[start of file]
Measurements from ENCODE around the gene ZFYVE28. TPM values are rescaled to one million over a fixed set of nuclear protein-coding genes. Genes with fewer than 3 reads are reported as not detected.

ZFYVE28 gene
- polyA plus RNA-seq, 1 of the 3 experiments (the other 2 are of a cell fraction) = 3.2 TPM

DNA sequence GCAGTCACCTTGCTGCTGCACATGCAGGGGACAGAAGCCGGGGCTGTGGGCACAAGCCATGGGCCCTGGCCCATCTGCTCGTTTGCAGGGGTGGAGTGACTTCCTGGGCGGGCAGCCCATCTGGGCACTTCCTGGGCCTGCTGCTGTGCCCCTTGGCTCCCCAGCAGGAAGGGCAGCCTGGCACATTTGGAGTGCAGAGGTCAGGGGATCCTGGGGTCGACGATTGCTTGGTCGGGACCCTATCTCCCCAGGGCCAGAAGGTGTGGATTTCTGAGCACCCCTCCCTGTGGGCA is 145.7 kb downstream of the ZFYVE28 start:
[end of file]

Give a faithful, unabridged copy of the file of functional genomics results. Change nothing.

Measurements from ENCODE around the gene ZFYVE28. TPM values are rescaled to one million over a fixed set of nuclear protein-coding genes. Genes with fewer than 3 reads are reported as not detected.

ZFYVE28 gene
- polyA plus RNA-seq, 1 of the 3 experiments (the other 2 are of a cell fraction) = 3.2 TPM

DNA sequence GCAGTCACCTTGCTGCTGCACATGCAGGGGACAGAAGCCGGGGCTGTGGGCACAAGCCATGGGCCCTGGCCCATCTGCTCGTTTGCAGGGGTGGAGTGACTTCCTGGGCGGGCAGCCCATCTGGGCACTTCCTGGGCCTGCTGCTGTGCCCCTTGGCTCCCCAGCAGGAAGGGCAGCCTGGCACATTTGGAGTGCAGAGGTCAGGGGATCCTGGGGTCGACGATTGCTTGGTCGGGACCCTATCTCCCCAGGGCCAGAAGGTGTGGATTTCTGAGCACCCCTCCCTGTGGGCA is 145.7 kb downstream of the ZFYVE28 start: